2. Material and methods

(a) Medfly stocks

We used the TOLIMAN medfly strain as the wt background for the construction of both transgenic lines and for all subsequent testing of life-history traits prior to the experiments in Crete. TOLIMAN is a wt strain originating from Guatemala; it has been maintained at Oxitec (Oxford, UK) since 2004. tsl is the genetic sexing strain T(Y;5)101 called also Vienna-8 (without the pericentric inversion D53), introgressed into the TOLIMAN wt [35]. Genetic sexing in tsl is usually achieved by heat stress through exposure of eggs to 34°C for 24 h, though female survival may still be compromised by temperatures above 23°C. A wp marker is closely linked to tsl and is usually used to detect females [3537]. OX3864A and OX3647Q are the newly developed RIDL strains tested in this study. Both are engineered to carry DsRed2 fluorescent markers [38] and use the tetracycline-repressible transactivator (tTA), which functions as both the transactivator and lethal effector via a positive feedback loop as described below [27].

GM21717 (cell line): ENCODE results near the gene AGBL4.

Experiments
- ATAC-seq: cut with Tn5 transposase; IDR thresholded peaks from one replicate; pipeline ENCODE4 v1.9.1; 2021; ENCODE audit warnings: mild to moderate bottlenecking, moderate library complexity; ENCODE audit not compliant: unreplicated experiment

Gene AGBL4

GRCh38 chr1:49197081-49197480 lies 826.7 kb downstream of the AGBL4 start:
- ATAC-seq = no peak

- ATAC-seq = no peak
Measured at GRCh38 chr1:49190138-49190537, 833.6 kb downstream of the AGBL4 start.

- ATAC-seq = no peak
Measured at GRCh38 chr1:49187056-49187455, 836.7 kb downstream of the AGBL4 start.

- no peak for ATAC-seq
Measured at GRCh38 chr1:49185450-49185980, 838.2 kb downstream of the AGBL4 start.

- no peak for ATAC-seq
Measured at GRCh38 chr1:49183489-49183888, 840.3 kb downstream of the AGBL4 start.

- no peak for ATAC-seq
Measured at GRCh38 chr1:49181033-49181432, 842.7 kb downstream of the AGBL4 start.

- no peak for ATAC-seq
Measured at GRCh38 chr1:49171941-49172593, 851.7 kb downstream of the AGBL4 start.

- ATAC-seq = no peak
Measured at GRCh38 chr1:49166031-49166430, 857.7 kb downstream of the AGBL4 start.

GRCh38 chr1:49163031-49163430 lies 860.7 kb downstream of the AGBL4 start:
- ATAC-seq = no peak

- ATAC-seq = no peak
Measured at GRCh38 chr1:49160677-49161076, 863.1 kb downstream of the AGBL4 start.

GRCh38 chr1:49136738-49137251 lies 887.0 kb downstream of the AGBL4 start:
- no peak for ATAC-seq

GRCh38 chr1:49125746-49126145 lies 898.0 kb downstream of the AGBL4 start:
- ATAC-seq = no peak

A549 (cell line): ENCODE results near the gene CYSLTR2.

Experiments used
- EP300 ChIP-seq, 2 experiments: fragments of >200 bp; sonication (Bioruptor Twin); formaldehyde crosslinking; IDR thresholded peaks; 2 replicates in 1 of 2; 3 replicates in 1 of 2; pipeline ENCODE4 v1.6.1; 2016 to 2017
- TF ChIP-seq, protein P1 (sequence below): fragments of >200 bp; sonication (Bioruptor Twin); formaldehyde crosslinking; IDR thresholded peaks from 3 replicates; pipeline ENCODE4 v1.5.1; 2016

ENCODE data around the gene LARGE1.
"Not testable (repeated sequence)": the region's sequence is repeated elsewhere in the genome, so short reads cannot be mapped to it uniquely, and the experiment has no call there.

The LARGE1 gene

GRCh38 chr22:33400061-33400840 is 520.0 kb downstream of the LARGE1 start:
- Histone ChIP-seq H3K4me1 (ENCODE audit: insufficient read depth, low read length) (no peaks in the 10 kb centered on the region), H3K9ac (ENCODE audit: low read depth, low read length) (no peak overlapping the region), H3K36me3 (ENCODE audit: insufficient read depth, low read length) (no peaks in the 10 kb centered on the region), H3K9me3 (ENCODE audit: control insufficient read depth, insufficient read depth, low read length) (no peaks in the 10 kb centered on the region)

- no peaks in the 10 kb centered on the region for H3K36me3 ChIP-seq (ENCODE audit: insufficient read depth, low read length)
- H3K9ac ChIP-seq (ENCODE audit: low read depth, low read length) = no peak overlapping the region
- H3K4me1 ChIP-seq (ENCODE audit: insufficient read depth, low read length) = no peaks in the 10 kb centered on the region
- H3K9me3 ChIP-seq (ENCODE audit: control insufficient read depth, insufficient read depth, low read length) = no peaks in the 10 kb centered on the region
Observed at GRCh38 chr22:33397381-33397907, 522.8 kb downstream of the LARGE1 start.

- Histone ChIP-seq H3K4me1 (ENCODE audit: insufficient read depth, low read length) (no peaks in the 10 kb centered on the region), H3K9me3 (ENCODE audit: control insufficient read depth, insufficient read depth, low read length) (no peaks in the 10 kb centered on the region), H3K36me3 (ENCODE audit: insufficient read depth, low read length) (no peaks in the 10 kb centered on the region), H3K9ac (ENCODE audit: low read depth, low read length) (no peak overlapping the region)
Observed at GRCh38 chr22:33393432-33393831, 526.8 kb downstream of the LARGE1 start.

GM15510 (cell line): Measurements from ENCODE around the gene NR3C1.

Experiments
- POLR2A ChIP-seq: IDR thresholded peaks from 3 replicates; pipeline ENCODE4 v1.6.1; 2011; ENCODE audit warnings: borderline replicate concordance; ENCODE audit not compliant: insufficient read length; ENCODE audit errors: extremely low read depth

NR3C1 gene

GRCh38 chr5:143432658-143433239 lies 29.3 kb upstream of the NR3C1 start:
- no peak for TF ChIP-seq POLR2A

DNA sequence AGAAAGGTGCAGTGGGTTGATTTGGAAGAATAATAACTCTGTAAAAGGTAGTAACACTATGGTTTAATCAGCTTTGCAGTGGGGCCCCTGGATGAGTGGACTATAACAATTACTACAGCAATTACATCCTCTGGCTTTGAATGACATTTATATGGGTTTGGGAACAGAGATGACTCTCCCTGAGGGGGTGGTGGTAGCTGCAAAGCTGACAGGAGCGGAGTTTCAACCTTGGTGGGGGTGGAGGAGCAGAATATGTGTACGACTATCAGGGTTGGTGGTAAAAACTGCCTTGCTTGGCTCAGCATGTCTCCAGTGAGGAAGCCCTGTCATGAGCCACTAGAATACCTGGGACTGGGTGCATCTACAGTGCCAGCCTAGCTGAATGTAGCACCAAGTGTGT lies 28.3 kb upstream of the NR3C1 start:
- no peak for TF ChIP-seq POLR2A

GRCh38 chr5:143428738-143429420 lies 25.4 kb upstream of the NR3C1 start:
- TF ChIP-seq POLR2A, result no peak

(b) Germ line transformation with OX3864 and OX3647 constructs

Germline transformation of medfly with the OX3864 and OX3647 constructs was carried out using a piggyBac transposon vector, by standard micro-injection [39]. Two hundred and thirty pre-blastoderm medfly embryos were microinjected with OX3864, and 2700 with OX3647.

(c) Insect rearing at Oxitec

Adult fly colonies were kept at 21°C (tsl female survival is compromised at higher temperatures), 50% RH and a 13 L : 11 D cycle. Adults were fed on a diet of yeast hydrolysate and sucrose (1 : 4 ratio by mass). Water was supplied through damp cotton wicks. Newly hatched larvae were transferred to larval medium, consisting of standard yeast–wheat germ–glucose–agar diet. For ‘on-tet’ rearing, suppressing transgene expression, this was supplemented with tetracycline hydrochloride to a final concentration of 100 µg ml−1. Densities of approximately 1 larva per 0.5 g of diet were used throughout. Pupae were kept between 18 and 25°C (depending on requirements) until eclosion.